68 relations: AC power, Accelerometer, Acoustics, Analog-to-digital converter, Audio frequency, Band-pass filter, Band-stop filter, Bandwidth (signal processing), Battery pack, Central processing unit, Computer, Digital filter, Distortion, Duty cycle, Electric power, Electrical measurements, Electricity, Electromagnetic compatibility, Electromagnetic spectrum, Envelope detector, Fabry–Pérot interferometer, Fast Fourier transform, Feedback, Frequency, Frequency mixer, Frequency response, GSM frequency bands, Harmonic, Hearing range, Intermediate frequency, Intermodulation, Local oscillator, Low-pass filter, Measuring receiver, Monochromator, Noise (electronics), Noise floor, Nyquist rate, Optics, Oscilloscope, Periodogram, Photodiode, Preamplifier, Proximity sensor, Radio frequency, Radio spectrum scope, Radio-frequency sweep, Root mean square, Sampling (signal processing), Sine wave, ..., Sound card, Spectral density, Spectral leakage, Spectral music, Spectrogram, Spectrometer, Stationary-wave integrated Fourier transform spectrometry, Superheterodyne receiver, Telecommunication, Time domain, Total harmonic distortion, Total harmonic distortion analyzer, Transducer, UMTS frequency bands, Vector signal analyzer, Voltage-controlled oscillator, Waveform, Wireless. Expand index (18 more) » « Shrink index
Power in an electric circuit is the rate of flow of energy past a given point of the circuit.
An accelerometer is a device that measures proper acceleration.
Acoustics is the branch of physics that deals with the study of all mechanical waves in gases, liquids, and solids including topics such as vibration, sound, ultrasound and infrasound.
In electronics, an analog-to-digital converter (ADC, A/D, or A-to-D) is a system that converts an analog signal, such as a sound picked up by a microphone or light entering a digital camera, into a digital signal.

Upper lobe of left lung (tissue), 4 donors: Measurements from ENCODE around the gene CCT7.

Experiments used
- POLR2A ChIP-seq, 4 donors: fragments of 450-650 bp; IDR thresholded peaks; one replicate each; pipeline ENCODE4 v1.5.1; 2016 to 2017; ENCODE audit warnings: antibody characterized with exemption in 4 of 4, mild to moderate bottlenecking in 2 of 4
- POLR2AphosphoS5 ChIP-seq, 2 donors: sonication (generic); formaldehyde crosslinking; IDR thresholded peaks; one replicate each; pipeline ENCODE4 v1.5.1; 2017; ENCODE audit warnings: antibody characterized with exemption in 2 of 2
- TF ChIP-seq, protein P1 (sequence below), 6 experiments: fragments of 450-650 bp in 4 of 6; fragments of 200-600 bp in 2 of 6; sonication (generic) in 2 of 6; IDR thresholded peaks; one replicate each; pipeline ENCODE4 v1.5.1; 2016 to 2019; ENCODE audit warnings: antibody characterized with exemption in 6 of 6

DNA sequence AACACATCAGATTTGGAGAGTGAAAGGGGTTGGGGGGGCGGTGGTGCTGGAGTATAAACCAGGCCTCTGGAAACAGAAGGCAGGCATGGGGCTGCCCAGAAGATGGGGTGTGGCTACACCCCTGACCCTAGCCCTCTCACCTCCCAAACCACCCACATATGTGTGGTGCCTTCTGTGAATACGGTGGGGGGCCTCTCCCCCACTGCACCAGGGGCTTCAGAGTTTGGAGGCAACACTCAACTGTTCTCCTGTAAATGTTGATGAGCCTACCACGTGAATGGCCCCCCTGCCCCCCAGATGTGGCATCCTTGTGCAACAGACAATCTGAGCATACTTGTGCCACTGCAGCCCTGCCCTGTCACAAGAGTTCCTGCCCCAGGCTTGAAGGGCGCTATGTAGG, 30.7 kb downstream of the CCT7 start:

An audio frequency (abbreviation: AF) or audible frequency is characterized as a periodic vibration whose frequency is audible to the average human.
A band-pass filter, also bandpass filter or BPF, is a device that passes frequencies within a certain range and rejects (attenuates) frequencies outside that range.
In signal processing, a band-stop filter or band-rejection filter is a filter that passes most frequencies unaltered, but attenuates those in a specific range to very low levels.
Bandwidth is the difference between the upper and lower frequencies in a continuous band of frequencies.
A battery pack is a set of any number of (preferably) identical batteries or individual battery cells.
A central processing unit (CPU) is the electronic circuitry within a computer that carries out the instructions of a computer program by performing the basic arithmetic, logical, control and input/output (I/O) operations specified by the instructions.
A computer is a device that can be instructed to carry out sequences of arithmetic or logical operations automatically via computer programming.
In signal processing, a digital filter is a system that performs mathematical operations on a sampled, discrete-time signal to reduce or enhance certain aspects of that signal.
Distortion is the alteration of the original shape (or other characteristic) of something.
A duty cycle is the fraction of one period in which a signal or system is active.
Electric power is the rate, per unit time, at which electrical energy is transferred by an electric circuit.
Electrical measurements are the methods, devices and calculations used to measure electrical quantities.
Electricity is the set of physical phenomena associated with the presence and motion of electric charge.
Electromagnetic compatibility (EMC) is the branch of electrical engineering concerned with the unintentional generation, propagation and reception of electromagnetic energy which may cause unwanted effects such as electromagnetic interference (EMI) or even physical damage in operational equipment.
The electromagnetic spectrum is the range of frequencies (the spectrum) of electromagnetic radiation and their respective wavelengths and photon energies.